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Small adjustments can heat up exercising in cold temperatures
By Mike W. Ray , Tinker Public Affairs
/ Published October 28, 2011
TINKER AIR FORCE BASE, Okla. --
With scorching summer temperatures finally giving way to cooler weather, a few sensible adjustments in clothing and exercise habits are recommended by fitness specialists at Tinker Air Force Base.
"The weather here in Oklahoma provides nearly year-round running conditions, and with just a little consistent cold-weather training your body will easily adapt to the lower temperatures," Fitness Evaluator Ralph Humphrey said.
Airmen, especially, need to modify their routine because they must undergo fitness assessments twice a year, and running at an outside track is part of the test.
"We saw a spike in run failures during the cold-weather season last year, because of the temperatures," Humphrey said. Many Airmen had stopped training outside and consequently they were unaccustomed to the cold weather, he explained.
"You wouldn't study a math book for a biology test, so don't turtle-up in the gym all winter," he advised. "Hit the track and enjoy the crisp, cold air."
Make it "safe and social," Health Fitness Specialist Chris Millsap suggested.
"Run with a buddy or join a group; that will provide a built-in source of motivation, a friend to chat with along the route, and it's safer to run in numbers," he said.
Tips for avoiding hypothermia, dehydration or frostbite
· Run close to home or work area and do multiple loops.
· Do shorter runs of no more than 30 minutes at a time.
· Always consider the wind chill as well as the temperature and wind speed.
· Observe the wind direction, so you run with the wind on the way back.
· Switch to mid-day runs when it's warmer outside.
· Pre-heat clothing in a dryer, and warm your body indoors with a warm-to-hot shower or exercise before going outside.
· Pre-heat shoes with a five-minute blast of warm air from a hair dryer (hold it a foot away) to warm your feet as you head out the door.
· Wet weather conducts heat more rapidly than air does, which means the heat you generate dissipates quickly. Wear a shell with a breathable base under it to let moisture and perspiration escape.
· It's important to hydrate well in cold and hot weather alike.
· Your body temperature starts dropping as soon as you stop running. Therefore, it's important to remove wet clothes as soon as possible during cold-weather runs, to avoid risk of hypothermia.
· For an extra post-cold-run boost, stash a thermos in your vehicle with warm, non-caffeinated drinks, and consume the steaming liquid as soon as you've finished running. This will keep your core temperature normal.
· After an outdoor workout, take off the running shoes and slip on dry socks and shoes as quickly as possible.
· Potential injuries from inadequate clothing in cold or wet weather include chilblain (resulting from bare skin exposed to cold, humid air); immersion foot (also known as trench foot, resulting from wet feet); frostbite; hypothermia (whole body temperature dangerously low); and dehydration.
· Avoid alcoholic beverages, because alcohol impairs the body's ability to shiver.
· Avoid tobacco products, because they decrease blood flow to the skin.
Recommended cold-weather clothing
· A thin balaclava to cover the head, face and ears. Nearly one-quarter of your body heat escapes through your head.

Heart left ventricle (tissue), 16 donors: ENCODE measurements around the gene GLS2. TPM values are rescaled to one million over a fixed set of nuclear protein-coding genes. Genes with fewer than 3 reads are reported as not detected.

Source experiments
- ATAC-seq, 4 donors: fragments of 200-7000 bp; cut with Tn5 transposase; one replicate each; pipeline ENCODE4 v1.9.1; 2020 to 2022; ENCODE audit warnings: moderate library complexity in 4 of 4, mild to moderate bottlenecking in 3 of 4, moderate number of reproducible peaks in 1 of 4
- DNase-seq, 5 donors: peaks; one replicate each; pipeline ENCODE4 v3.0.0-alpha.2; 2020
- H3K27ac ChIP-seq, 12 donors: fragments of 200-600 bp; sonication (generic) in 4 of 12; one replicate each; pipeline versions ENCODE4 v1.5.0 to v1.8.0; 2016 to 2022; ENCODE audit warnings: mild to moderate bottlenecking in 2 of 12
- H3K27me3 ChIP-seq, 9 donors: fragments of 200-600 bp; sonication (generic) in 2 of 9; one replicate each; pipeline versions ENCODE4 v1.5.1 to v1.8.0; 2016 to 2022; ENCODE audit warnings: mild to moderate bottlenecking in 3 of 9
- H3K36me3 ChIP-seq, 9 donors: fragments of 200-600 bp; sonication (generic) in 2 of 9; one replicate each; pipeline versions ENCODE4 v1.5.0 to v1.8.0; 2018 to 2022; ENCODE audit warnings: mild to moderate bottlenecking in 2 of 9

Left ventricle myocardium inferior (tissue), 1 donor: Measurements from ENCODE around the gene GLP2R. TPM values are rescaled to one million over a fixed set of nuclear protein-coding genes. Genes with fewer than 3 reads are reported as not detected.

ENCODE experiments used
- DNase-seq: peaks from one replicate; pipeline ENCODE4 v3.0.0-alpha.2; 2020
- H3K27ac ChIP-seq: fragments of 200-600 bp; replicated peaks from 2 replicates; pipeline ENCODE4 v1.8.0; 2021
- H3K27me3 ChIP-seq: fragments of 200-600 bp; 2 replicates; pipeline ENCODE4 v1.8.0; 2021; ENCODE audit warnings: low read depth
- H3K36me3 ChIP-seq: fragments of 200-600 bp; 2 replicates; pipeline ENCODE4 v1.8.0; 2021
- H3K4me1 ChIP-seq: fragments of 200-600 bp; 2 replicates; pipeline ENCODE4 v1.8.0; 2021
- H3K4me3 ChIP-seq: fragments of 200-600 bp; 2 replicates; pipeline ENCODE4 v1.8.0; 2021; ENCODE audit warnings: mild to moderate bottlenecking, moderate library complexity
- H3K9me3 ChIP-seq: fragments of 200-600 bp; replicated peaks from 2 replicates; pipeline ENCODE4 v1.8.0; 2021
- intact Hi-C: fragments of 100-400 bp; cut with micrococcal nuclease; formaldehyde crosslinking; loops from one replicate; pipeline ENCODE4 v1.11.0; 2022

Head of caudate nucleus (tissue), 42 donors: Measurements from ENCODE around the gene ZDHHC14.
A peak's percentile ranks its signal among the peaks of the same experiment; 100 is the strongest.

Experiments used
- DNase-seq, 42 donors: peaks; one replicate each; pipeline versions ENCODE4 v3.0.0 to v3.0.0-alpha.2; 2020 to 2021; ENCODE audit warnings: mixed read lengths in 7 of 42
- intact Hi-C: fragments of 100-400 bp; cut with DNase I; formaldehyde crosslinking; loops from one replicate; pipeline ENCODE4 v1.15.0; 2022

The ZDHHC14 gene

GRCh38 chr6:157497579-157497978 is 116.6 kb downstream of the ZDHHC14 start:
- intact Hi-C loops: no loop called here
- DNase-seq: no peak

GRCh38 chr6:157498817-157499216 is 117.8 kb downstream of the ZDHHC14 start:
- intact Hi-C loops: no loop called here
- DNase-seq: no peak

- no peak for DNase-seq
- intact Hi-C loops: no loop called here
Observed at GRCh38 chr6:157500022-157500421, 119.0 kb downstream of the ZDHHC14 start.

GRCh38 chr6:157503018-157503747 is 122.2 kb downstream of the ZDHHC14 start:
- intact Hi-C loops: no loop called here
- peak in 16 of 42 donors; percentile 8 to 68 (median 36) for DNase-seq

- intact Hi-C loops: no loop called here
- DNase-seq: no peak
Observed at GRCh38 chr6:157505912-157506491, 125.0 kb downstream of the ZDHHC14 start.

· Mittens, which keep hands warmer than gloves do, by creating a warm air pocket around your entire hand.
· Wool blend socks, especially in snowy, sloppy conditions. Wool retains its insulating properties, even when it's wet, because of air pockets in the fiber that trap warm air.
· A lightweight windbreaker.
· A long front zipper, which allows you to control how much heat to keep next to your body. Convert a jacket to a vest, and back again, with removable sleeves for easy changes for body temperature.
· Tights or wind pants and long socks will protect your legs. Avoid traditional sweat pants or sweat shirts, because they will soak up moisture and hold it against your body, making it harder for you to stay warm.
· Winter shoes. When shopping, ask the store staff for a pair with EVA foam cushioning, the material least affected by cold; as temperatures plummet, the shock absorption of shoes decreases and can result in injury.
· If you don't want to buy new shoes, insulate vented shoes with duct tape.
· Dress for 15 to 20 degrees warmer than the temperature outdoors. Dressing lightly allows for your body temperature to increase as you run. You want to feel chilled at the start; if you're warm and it's cold outside, you're overdressed.
· Ensure clothes do not have holes or broken zippers.
· When using cold-weather clothing, remember C-O-L-D: keep it Clean, avoid Overheating, wear it Loose in layers, and keep it Dry.
Tips for maneuvering through environmental hazards
· Even soft surfaces such as grass can freeze and become hard in the winter. If you've got a bum knee or a history of shin splints, it's probably best to alternate outside runs with treadmill running or cross-training activities.
· Perform an extended warm-up, because cold temperatures restrict blood flow and cause muscles to contract and even cramp. Old injuries can resurface easily, too, if you don't perform an extended warm-up.
· Use a slower pace until your body is properly warmed after 10 to 15 minutes in the weather.
· Shorten your stride when running on areas that may have ice or snow, to help prevent slipping and falling. Also, running on snow and ice requires a lot more energy.
· Be visible if you run in the dark hours: wear a reflective vest or flashing lights so you're seen in traffic. Wear bright clothing in snowy weather. Run with an ID or a runner's ID in your shoe, just in case.